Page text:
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  • Eve is a mindfulness teacher, overseeing Headspace’s meditation curriculum. She is passionate about sharing meditation to help others feel less stressed and experience more compassion in their lives.

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  • As a meditation teacher, Dora encourages others to live, breathe, and be with the fullness of their experiences. She loves meditation’s power to create community and bring clarity to people’s minds.

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  • Kessonga has been an acupuncturists, therapist, and meditation teacher, working to bring mindfulness to the diverse populations of the world.

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  • Rosie Acosta has studied yoga and mindfulness for more than 20 years and taught for over a decade. Rosie’s mission is to help others overcome adversity and experience radical love.

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Frequently asked questions

  • It is all too easy to eat on autopilot, without really thinking about what you’re putting into your body. People can chow down their food without stopping, or stare into space, or scroll their phones with one hand while eating with the other. Mindful eating is about bringing awareness to the table — to the food you’re buying, cooking, and eating. A good mindful eating exercise can be done at home. With each mouthful, notice each flavor, texture, and aroma, and take time to slowly chew your food. This is designed to engage the senses and keep you present. Overall, mindful eating is meant to make you more aware of food choices, from what you choose to buy at the supermarket to individual ingredients to what you put on your plate. Headspace’s Mindful Eating course is a 30-day practice that is designed to make you more aware of your relationship to food and the thoughts that drive those choices.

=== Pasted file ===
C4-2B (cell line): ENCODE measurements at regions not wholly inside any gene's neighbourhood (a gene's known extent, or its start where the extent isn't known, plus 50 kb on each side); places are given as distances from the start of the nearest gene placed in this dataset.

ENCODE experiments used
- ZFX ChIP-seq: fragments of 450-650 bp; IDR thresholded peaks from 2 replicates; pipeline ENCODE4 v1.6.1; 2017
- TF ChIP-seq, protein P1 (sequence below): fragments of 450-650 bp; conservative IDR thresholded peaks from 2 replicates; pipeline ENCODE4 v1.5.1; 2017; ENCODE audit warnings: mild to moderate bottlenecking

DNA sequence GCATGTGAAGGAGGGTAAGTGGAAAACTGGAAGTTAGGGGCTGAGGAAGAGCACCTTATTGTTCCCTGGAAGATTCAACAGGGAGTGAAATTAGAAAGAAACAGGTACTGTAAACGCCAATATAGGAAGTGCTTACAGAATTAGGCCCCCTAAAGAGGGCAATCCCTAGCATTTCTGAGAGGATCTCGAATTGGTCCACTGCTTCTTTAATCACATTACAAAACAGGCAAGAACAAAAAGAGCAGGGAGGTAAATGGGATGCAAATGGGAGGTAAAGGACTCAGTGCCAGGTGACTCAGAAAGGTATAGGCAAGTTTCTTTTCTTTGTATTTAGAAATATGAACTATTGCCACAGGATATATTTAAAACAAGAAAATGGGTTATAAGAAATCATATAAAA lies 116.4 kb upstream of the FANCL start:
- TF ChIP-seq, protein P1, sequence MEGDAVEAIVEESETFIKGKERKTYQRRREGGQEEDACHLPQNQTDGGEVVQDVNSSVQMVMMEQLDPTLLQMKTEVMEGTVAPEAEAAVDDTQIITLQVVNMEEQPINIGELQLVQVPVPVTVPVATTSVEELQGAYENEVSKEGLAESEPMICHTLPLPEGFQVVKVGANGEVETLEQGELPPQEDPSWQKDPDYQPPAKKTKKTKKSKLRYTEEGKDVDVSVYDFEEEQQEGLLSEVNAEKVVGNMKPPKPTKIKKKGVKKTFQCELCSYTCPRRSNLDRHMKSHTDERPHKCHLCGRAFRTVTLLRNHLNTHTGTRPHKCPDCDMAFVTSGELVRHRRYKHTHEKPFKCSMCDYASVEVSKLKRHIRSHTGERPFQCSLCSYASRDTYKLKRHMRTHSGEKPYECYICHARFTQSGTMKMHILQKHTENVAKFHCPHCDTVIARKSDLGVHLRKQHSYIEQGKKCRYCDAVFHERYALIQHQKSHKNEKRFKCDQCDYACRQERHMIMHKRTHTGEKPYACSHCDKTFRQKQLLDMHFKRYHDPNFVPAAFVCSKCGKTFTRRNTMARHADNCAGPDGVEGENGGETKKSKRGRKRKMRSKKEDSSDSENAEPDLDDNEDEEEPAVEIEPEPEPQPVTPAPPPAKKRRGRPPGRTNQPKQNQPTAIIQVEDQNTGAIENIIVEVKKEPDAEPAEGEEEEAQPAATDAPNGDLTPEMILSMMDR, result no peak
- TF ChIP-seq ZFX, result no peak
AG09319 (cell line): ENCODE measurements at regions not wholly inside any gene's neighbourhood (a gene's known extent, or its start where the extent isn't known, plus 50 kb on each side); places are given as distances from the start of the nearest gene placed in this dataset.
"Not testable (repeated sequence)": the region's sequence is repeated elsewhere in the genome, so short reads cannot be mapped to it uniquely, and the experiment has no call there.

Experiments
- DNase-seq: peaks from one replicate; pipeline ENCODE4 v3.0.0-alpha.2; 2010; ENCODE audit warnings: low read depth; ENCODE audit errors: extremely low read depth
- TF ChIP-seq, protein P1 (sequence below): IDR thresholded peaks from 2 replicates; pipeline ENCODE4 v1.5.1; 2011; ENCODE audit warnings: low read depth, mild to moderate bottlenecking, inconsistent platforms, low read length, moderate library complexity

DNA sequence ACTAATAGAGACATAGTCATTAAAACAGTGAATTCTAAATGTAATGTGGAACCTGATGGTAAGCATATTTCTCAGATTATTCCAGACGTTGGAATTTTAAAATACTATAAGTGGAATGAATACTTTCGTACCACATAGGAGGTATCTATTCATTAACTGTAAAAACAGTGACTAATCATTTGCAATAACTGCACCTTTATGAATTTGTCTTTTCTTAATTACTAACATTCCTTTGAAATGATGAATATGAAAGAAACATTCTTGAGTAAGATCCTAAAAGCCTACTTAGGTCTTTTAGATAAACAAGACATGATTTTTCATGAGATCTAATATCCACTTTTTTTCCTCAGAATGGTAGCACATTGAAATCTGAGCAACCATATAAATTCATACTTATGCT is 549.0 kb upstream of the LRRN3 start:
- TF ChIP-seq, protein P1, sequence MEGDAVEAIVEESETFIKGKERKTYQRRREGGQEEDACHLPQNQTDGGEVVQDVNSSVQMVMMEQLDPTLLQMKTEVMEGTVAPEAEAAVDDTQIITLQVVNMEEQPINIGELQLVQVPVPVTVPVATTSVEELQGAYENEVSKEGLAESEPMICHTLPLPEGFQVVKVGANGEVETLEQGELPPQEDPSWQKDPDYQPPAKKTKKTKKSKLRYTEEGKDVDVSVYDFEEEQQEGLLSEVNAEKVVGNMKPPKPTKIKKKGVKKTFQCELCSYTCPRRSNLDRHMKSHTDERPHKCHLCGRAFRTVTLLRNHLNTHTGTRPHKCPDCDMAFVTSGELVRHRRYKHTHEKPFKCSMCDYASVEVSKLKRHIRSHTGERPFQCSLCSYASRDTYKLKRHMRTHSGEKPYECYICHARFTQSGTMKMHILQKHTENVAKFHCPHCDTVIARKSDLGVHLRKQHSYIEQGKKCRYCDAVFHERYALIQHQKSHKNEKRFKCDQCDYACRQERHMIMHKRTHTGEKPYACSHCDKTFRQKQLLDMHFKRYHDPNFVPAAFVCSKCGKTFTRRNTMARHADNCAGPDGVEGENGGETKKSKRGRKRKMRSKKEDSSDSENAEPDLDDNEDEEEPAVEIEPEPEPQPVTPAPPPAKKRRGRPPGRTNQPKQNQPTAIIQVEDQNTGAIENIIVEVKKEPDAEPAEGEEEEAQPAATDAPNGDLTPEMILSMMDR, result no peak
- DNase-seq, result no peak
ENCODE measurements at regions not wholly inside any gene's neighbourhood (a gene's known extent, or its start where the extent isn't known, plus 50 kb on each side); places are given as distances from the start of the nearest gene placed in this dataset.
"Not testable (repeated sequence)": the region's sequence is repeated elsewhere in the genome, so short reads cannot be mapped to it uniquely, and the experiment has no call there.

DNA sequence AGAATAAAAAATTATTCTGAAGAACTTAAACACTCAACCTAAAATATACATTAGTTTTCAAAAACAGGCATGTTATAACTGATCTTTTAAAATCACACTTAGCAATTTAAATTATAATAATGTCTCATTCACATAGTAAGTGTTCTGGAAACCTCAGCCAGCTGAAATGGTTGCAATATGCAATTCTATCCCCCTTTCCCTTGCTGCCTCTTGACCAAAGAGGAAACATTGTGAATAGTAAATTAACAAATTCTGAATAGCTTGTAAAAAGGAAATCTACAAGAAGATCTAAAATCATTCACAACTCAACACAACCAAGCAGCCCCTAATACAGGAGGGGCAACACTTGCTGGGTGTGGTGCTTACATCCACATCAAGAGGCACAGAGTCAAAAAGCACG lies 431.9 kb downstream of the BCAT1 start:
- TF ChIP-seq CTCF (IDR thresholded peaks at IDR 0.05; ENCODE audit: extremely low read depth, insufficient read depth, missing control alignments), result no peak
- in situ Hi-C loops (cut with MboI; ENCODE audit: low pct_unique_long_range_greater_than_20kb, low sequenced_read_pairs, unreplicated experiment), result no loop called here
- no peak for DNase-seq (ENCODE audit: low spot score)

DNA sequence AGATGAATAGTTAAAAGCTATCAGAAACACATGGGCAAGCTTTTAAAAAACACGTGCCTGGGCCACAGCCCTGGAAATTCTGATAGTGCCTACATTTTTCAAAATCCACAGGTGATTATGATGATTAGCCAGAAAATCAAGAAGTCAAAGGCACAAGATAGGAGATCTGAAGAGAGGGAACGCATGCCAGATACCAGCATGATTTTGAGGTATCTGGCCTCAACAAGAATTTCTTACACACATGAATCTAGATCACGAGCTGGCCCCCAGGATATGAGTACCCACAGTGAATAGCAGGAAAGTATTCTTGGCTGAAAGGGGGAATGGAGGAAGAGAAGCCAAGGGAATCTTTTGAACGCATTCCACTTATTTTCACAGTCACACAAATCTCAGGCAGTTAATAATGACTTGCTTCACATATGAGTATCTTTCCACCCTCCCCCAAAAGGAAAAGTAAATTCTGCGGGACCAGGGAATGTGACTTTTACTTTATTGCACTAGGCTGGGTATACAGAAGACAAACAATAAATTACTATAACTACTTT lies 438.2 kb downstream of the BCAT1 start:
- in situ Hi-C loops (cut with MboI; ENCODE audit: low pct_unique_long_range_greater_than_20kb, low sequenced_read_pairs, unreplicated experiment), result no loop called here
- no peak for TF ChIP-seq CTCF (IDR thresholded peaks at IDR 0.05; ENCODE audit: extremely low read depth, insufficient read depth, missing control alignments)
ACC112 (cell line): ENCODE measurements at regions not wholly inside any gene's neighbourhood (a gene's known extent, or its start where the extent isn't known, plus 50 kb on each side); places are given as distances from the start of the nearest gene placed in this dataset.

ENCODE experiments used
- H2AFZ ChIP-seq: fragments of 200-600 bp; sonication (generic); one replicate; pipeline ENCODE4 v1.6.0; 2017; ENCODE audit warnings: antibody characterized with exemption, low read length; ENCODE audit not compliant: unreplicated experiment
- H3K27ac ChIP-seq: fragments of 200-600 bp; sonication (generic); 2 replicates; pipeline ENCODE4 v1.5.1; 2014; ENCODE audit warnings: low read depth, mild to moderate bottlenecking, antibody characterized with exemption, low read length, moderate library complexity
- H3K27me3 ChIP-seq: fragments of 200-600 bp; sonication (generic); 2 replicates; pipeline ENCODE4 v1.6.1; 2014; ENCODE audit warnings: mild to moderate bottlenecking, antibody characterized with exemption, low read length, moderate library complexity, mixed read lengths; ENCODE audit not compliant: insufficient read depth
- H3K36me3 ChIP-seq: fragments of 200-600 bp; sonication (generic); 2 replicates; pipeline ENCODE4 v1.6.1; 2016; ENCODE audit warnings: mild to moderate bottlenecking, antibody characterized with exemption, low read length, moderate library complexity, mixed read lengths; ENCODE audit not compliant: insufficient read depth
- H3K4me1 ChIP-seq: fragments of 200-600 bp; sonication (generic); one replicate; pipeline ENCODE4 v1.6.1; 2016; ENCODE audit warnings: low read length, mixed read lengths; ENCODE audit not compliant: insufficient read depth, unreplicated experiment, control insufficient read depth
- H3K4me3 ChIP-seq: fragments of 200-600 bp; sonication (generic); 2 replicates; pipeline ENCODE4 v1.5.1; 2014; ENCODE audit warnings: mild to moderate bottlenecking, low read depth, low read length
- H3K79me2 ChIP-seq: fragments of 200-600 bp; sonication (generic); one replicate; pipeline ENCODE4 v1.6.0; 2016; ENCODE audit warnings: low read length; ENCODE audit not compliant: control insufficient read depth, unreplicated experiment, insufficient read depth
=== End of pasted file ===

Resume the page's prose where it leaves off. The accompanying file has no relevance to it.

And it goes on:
• Firstly, mindful eating is not a diet; it is more a framework for bringing awareness into the kitchen and around the dinner table. Once you begin to observe your thoughts and emotions around what you’re eating, you start to better understand your dietary and nutritional choices, and this can fundamentally transform your relationship with food. Any mindful eating exercise will seek to engage the senses — taste, touch, smell, sight — to keep you anchored to the present moment when eating, paying attention to how the food makes you feel, and appreciating the different ingredients and flavors. People who practice mindful eating tend to reconnect with the joy of food or dining, removing any temptation to “chow down” or eat on auto-pilot while distracted.

  • Eating mindfully is all about being present with the experience of eating — every bite, every flavor, every aroma. A good example of a mindful eating exercise is to take a small piece of chocolate, or a little piece of candy, and place it in your hand. Feel the texture … and the anticipation of your taste buds. Smell the aroma. Pop it into your mouth and experience the initial flavors. Continue to roll it around your mouth, without chewing, and notice what thoughts or sensations arise. By paying attention to the senses, you are staying present. You might well take a minute or so enjoying this mindful state, taking your time with each bite. It’s a good practice to go slowly, pause, and savor your food while eating.